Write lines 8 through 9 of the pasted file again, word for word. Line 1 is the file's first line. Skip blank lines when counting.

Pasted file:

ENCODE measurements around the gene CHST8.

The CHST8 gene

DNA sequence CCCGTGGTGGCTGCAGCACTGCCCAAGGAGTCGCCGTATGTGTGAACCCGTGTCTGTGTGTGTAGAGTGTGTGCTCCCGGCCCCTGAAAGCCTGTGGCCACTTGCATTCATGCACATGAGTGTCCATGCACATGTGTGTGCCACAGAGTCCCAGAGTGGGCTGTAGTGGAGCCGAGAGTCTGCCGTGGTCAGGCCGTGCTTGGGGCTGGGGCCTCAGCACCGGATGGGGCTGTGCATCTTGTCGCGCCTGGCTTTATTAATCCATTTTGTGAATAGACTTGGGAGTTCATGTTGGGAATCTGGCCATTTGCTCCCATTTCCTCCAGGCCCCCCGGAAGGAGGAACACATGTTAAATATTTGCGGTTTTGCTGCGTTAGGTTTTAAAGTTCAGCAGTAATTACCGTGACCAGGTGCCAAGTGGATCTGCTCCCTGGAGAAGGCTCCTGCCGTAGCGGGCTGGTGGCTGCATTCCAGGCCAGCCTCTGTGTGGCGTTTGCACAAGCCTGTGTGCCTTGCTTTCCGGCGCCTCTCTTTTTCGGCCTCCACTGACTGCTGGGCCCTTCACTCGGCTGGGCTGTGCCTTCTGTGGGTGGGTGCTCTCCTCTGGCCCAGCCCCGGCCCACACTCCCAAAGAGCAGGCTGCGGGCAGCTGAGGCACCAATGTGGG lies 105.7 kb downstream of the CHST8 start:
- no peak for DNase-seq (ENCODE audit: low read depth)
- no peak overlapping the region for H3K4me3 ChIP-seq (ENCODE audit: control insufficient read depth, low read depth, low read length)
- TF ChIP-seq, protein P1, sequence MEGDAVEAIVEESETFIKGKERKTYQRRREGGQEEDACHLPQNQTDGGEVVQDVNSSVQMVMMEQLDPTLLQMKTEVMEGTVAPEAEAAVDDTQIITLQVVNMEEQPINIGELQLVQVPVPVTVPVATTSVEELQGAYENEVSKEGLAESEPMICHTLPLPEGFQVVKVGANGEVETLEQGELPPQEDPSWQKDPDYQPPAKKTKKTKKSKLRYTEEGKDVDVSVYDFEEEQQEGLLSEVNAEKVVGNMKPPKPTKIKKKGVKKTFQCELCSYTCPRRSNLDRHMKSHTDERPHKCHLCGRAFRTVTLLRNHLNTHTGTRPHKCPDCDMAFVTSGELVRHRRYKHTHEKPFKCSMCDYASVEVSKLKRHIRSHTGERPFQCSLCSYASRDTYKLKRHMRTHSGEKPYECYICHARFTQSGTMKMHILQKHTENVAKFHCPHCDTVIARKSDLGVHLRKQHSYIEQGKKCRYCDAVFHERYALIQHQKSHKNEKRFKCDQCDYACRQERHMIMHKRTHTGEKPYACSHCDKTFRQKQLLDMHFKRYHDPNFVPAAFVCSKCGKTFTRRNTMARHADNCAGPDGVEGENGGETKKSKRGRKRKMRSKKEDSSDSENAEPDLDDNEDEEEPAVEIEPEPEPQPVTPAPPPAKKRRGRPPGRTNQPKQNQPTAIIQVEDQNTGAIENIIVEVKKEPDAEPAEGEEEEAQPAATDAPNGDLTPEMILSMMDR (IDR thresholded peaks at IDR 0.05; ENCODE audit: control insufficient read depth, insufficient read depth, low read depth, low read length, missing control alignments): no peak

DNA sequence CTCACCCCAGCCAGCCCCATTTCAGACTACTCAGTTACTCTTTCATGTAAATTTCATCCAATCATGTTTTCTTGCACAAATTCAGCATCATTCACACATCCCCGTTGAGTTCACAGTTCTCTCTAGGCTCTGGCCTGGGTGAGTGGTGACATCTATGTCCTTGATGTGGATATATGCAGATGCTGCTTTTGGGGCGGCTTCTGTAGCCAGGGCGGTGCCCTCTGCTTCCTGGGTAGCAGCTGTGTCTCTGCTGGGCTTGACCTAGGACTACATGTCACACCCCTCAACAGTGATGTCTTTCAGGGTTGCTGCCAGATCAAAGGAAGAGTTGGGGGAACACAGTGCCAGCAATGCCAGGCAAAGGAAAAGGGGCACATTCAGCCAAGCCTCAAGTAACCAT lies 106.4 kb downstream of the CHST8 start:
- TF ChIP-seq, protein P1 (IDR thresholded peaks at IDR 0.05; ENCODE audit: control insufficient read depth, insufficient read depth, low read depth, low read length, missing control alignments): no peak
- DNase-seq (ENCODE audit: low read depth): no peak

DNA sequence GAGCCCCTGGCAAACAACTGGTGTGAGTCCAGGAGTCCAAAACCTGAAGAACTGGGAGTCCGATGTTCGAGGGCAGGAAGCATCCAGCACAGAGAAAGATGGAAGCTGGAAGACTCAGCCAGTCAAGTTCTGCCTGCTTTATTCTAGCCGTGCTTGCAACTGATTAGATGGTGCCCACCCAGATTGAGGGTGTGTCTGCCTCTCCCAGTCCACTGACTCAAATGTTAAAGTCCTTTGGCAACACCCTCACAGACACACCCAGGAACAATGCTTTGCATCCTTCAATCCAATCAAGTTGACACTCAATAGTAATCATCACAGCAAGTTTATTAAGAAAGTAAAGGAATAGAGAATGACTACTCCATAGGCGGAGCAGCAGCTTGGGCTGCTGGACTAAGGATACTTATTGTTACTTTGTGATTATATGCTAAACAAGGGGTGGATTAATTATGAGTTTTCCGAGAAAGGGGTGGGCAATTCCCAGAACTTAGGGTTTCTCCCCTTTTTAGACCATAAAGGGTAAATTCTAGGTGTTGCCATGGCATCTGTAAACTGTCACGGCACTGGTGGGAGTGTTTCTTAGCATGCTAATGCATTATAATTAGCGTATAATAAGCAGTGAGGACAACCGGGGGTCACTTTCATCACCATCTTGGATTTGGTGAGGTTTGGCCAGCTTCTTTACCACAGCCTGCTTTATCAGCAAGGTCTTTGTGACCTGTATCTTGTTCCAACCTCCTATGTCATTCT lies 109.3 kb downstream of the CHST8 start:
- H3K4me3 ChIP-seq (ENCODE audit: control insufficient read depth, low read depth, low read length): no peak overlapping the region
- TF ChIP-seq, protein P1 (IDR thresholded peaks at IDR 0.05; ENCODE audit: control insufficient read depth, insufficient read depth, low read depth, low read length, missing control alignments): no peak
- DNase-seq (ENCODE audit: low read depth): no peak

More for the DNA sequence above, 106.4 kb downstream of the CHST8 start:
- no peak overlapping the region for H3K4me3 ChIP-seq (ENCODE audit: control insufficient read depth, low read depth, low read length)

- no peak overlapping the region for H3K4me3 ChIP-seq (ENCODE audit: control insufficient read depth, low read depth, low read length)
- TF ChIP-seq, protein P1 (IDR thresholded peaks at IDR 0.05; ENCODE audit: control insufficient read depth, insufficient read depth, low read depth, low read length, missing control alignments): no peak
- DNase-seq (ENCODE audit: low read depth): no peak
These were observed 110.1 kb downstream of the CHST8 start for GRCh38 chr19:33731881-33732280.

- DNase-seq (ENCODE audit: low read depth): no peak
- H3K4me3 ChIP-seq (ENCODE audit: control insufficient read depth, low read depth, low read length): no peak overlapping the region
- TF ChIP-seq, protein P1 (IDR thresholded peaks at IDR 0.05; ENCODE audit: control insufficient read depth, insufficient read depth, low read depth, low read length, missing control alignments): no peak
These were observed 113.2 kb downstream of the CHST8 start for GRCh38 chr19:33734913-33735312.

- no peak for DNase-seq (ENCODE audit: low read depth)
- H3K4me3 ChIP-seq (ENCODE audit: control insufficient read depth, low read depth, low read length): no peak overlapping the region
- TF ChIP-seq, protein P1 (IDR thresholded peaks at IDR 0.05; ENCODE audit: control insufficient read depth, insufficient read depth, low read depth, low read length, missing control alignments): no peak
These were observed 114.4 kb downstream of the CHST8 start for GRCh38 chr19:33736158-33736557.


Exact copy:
- TF ChIP-seq, protein P1 (IDR thresholded peaks at IDR 0.05; ENCODE audit: control insufficient read depth, insufficient read depth, low read depth, low read length, missing control alignments): no peak
- DNase-seq (ENCODE audit: low read depth): no peak